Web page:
Before the pandemic, my husband and I went to a luncheon to raise money to stop the sex trafficking of children in our area. We were at a table with four other people who politely engaged in chitchat with us. Small talk that I knew was going to cause me embarrassment within a few moments of the first hello. My anxiety soared. I kept my hands busy picking at the napkin in my lap.
“What do you do?” asked the woman with the smart fitted suit to my right. What seems like a harmless question to most people is a sore spot for me. I wanted to answer, “I spend my days sending out resumes, filling out online applications, and taking pre-employment tests. But because anyone with an internet connection can Google my name and discover that I have chronic paranoid schizophrenia, all that effort has not landed me a job.” Instead of saying that, I said, “I used to be a social worker, but I’m currently looking for work.” The woman said something almost unintelligible, wiped her mouth with her napkin, and turned to talk to the man sitting to her right, someone she appeared to know.
It isn’t entirely true that my job hunting has been fruitless over the last few years. I landed a job in an Amazon warehouse. On the first day of training, I was so overwhelmed by paranoia (a symptom of schizophrenia) that I didn’t make it through more than the safety guidelines and rules of the facility before I had to grab my purse and head to the comfort and protection of my car.
A year or more later, I got another job. This time as an usher at a theater that hosts broadway performances in my city. My first two weeks of shifts were for the show Wicked. The rules around seating people were strict. There was no seating anyone after the show started until there was a break between songs. That meant I had to tell people who lingered at the snack bar that even though they spent over one hundred dollars on tickets, they were going to miss the first song of the second act. These rules caused me so much stress that I had a panic attack and left my shift early after only a week of being there.
Landing both of these jobs, although outside of my degree and experience, seemed like a win to me. Being unable to do the work because of my symptoms chipped away at what was already my battered self-esteem.
For many people, having schizophrenia is their primary identity, and they prefer the identifier schizophrenic rather than a person living with schizophrenia. I’m not one of those people. Since my diagnosis, I have been struggling to get people to see me in ways that have nothing to do with my illness. I don’t want to be defined by schizophrenia, no matter how frequently it shows up in my life or what I have to do to manage the symptoms.
The very identity which most Americans define themselves by, what they do for a living, is the one thing that seemed to be out of my reach. It is also the question we most frequently ask one another and the one I couldn’t answer in a way that didn’t make me feel less than. I couldn’t find a good fit between my education, my experience, and my disability.
After my two failed working attempts, I only applied for jobs I could do from home. I knew that in the comfort of my living space, I could handle even a stressful job. I sent out dozens of resumes for customer service jobs, for referrals jobs in healthcare and senior living. I applied for some basic tech jobs. I was highly qualified for every job I applied for and frequently landed interviews, but after tests (which I scored high on), I would often get ghosted or receive an e-mail that they had hired someone else. I started to believe that employers had discovered my disability and decided I was a bad bet.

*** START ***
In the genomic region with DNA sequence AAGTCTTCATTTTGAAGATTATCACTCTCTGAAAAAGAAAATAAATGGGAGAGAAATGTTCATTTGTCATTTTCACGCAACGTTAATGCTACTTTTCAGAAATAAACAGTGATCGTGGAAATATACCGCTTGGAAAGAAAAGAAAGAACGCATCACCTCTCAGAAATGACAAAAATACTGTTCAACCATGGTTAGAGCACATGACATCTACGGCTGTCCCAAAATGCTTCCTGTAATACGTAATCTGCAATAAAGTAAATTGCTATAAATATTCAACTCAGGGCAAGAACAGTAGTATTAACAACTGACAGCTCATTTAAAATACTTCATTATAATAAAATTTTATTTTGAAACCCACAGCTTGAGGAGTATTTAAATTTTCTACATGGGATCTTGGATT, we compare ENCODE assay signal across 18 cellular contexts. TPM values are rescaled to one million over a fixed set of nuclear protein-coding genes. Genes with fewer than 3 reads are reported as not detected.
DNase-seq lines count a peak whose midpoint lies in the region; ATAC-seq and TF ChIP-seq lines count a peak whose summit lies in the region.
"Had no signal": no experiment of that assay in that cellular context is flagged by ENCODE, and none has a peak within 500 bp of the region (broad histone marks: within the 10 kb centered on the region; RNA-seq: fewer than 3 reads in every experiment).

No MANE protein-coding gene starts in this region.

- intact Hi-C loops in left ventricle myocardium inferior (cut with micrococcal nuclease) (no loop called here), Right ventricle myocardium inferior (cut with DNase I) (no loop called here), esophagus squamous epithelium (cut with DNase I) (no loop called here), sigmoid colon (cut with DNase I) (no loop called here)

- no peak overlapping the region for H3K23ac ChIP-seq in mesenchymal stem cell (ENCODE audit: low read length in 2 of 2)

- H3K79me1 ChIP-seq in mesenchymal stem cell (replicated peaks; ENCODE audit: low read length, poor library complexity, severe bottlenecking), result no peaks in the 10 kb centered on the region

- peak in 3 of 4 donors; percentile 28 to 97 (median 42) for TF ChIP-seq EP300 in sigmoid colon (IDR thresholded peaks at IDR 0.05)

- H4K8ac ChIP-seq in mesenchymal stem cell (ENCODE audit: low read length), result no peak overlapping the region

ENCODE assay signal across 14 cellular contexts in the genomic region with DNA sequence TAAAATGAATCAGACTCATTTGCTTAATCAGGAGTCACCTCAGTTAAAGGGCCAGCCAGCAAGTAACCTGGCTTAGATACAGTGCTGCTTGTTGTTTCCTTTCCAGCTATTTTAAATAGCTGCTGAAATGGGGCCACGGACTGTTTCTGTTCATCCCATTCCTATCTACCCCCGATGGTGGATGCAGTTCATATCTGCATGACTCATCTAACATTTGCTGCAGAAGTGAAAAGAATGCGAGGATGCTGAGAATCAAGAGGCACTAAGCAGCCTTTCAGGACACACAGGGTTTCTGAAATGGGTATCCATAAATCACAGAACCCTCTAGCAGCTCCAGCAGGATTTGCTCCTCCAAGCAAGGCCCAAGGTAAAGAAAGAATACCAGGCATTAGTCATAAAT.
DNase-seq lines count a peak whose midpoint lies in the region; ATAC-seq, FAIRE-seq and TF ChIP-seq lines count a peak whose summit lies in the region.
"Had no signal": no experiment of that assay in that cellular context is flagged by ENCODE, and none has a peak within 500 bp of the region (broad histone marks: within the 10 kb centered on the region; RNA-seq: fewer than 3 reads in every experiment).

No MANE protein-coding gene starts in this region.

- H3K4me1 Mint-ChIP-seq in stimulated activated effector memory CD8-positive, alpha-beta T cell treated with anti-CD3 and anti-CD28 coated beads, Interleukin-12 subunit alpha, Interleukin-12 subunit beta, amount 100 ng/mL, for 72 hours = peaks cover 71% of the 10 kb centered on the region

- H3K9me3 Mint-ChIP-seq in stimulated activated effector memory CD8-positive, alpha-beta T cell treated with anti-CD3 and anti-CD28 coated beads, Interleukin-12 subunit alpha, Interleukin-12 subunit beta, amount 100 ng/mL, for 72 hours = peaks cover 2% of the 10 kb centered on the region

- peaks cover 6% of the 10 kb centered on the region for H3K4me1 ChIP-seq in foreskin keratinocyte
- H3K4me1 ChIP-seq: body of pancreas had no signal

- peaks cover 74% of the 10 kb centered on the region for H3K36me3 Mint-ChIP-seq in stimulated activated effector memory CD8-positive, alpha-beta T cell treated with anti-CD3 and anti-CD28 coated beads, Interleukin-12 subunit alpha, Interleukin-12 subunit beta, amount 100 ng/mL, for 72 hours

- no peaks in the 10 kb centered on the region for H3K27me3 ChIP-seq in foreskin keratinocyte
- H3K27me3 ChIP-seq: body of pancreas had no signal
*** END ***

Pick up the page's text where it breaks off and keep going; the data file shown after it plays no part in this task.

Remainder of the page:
I know that we are all more than the job we do. We are all more than what we do to pay the bills. I know that, but so much of my self-esteem is about productivity. I want to say, “I do this!” No one has to think it is cool, but I want to have an identity like many Americans that I define myself by- that identity that says this is what I do to earn a paycheck. I want to contribute.
After several years of applying for every remote position I thought I would be successful at, the country went into lockdown to help us slow the transmission of COVID-19. A month into the stay-at-home orders, I proposed a couple of online courses to a local art non-profit. Within a week of submitting my ideas for classes, I heard back that they were going to give my ideas a try if enough students signed up. Month after month, and class after class, I have had enough students register to continue to teach and make a regular paycheck.
Teaching from home over Zoom is a perfect solution for me because it allows me the time and space and downtime I need to be successful and productive and function at a job. I am home in my safe space, so all the issues I would typically run into that lead to failures in the workforce, like paranoia or anxiety, don’t keep me from showing up on a video and running a class.
I also enjoy sharing resources with people and encouraging them to reach for their dreams of being a published writer. It is fun and rewarding to watch people get their first article or essay accepted and to feel like I had some small part in that. Giving people the tools they need to succeed would be a boost to my self-esteem even outside of a work environment, but the fact that my dream is also coming true is more than I could have hoped.
I know there isn’t a good thing to say about a virus that has taken almost two hundred thousand lives just in our country, but new remote access that should have always been available to disabled people has given me what I dreamed of having. I can now meet new people, and when they ask me what I do for a living, I can say, “Teacher. I teach,” and I am proud beyond belief to have a way to answer that question and have an identity that I can talk about that has nothing to do with schizophrenia.